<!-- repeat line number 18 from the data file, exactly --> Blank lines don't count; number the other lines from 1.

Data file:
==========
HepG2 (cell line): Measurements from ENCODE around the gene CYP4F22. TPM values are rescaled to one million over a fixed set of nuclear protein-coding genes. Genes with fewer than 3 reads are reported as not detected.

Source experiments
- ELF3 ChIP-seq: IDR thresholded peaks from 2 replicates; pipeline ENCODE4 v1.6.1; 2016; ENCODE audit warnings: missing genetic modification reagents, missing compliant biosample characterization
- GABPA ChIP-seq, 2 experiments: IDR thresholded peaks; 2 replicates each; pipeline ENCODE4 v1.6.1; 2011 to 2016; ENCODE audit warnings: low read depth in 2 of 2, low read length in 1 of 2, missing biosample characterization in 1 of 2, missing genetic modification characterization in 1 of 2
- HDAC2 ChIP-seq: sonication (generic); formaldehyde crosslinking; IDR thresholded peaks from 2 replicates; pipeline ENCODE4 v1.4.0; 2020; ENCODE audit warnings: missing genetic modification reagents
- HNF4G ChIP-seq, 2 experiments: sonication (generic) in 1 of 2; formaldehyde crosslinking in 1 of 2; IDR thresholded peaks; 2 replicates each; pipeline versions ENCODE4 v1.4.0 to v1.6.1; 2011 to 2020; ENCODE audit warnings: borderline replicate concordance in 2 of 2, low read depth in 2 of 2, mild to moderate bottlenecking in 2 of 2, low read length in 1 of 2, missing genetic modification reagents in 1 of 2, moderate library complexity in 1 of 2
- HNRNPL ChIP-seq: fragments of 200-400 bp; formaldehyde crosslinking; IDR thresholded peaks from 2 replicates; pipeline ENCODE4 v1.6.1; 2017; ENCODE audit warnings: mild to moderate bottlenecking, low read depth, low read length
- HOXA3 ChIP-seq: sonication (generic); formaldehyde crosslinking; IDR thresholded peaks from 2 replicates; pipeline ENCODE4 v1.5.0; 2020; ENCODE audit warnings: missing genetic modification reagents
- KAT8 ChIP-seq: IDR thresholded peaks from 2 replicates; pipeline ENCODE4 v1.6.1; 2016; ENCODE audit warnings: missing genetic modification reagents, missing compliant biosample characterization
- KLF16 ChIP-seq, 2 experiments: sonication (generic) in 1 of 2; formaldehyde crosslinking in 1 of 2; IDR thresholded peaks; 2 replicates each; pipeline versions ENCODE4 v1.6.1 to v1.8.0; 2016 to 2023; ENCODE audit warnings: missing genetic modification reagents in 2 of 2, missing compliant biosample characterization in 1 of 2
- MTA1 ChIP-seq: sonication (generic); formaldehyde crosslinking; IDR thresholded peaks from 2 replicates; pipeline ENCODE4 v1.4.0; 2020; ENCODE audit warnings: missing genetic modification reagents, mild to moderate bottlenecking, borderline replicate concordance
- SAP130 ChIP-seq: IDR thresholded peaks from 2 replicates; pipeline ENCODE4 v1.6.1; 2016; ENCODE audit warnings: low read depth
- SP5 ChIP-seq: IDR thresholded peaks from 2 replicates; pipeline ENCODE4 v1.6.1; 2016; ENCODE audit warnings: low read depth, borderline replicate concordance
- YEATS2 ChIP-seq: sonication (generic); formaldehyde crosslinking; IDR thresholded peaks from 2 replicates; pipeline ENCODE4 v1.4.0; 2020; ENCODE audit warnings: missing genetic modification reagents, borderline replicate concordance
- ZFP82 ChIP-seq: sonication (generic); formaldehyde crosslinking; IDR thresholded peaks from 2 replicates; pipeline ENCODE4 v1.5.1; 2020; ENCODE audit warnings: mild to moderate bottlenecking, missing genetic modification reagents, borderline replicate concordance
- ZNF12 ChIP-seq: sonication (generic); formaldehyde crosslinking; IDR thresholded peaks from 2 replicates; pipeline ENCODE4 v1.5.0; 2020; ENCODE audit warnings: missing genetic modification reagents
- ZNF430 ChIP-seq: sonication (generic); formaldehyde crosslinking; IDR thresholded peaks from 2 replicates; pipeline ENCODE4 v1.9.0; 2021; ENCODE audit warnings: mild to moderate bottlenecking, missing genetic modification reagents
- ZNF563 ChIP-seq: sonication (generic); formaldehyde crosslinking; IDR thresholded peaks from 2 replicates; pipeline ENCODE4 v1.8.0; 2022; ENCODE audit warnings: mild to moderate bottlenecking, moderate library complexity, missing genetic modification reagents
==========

- ZNF563 ChIP-seq: sonication (generic); formaldehyde crosslinking; IDR thresholded peaks from 2 replicates; pipeline ENCODE4 v1.8.0; 2022; ENCODE audit warnings: mild to moderate bottlenecking, moderate library complexity, missing genetic modification reagents